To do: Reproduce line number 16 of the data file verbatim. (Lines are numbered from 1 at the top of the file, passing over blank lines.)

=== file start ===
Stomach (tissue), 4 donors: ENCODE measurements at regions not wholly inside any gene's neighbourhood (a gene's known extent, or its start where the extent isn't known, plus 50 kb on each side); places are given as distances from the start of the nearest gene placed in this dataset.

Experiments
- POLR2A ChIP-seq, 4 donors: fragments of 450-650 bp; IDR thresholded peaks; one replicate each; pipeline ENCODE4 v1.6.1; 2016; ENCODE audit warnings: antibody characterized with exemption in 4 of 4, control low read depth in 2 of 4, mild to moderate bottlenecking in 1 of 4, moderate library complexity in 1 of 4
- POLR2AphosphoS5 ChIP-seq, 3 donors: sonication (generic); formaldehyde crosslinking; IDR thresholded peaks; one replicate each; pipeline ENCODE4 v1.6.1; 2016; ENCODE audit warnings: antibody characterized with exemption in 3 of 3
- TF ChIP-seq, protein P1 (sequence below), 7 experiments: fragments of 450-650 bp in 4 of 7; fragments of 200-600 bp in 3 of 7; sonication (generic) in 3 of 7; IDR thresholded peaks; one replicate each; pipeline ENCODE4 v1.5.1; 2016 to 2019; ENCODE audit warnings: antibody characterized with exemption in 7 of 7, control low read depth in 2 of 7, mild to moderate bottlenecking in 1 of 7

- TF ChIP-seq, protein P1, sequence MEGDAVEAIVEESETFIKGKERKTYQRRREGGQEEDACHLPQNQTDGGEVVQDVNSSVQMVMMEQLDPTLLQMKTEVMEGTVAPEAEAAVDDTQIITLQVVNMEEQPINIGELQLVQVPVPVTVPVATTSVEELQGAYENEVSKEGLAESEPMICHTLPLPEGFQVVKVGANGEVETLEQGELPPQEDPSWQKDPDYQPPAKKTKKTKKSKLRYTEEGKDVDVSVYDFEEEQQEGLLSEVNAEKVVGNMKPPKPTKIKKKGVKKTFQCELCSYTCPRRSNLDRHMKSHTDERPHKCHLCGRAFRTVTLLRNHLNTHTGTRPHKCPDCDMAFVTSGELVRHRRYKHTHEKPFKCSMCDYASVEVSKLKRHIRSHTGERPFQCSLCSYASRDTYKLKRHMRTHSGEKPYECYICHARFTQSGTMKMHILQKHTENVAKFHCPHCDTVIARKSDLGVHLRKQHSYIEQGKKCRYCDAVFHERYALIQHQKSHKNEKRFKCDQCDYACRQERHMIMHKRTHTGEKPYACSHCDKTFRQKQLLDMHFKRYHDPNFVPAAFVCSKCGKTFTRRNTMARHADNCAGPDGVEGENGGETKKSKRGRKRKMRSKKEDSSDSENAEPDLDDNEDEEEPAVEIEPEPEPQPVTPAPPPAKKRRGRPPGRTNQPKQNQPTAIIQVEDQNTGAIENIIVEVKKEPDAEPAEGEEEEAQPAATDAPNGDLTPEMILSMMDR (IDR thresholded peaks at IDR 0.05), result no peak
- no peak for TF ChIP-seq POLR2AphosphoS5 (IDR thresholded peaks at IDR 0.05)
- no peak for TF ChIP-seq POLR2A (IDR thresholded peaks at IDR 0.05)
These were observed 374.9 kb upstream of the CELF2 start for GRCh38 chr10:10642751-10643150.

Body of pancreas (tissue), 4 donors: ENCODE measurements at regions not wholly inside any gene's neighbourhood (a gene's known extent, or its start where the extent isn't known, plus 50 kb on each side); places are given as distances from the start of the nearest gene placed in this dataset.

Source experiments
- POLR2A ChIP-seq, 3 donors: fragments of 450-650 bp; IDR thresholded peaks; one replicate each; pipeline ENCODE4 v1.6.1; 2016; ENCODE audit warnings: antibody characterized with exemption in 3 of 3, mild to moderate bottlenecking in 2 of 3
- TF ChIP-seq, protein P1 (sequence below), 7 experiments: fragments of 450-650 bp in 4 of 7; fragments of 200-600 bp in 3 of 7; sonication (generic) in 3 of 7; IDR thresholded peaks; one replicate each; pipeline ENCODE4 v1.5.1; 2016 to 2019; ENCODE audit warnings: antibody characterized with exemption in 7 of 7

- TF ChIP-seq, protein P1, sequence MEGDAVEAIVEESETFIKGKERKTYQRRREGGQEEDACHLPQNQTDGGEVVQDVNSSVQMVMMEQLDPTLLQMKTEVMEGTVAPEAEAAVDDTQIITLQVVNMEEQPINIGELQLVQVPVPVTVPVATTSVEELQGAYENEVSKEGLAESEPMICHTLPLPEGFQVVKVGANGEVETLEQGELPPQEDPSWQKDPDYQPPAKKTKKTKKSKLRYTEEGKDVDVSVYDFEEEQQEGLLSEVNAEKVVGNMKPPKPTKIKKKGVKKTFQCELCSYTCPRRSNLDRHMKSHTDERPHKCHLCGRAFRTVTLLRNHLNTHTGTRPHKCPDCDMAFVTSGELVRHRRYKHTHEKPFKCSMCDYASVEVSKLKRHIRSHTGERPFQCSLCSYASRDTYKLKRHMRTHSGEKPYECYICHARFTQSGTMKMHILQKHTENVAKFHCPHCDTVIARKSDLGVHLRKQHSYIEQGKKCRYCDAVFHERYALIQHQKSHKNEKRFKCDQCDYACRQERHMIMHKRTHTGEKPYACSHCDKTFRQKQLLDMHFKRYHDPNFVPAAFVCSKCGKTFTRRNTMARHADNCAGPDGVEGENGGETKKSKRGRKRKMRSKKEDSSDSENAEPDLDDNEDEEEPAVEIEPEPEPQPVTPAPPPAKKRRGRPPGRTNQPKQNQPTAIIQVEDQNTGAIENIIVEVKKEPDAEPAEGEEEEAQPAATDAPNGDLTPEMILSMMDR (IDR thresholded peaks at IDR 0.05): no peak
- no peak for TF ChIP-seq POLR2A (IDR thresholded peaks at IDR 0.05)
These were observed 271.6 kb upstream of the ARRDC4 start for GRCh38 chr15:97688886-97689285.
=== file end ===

These were observed 271.6 kb upstream of the ARRDC4 start for GRCh38 chr15:97688886-97689285.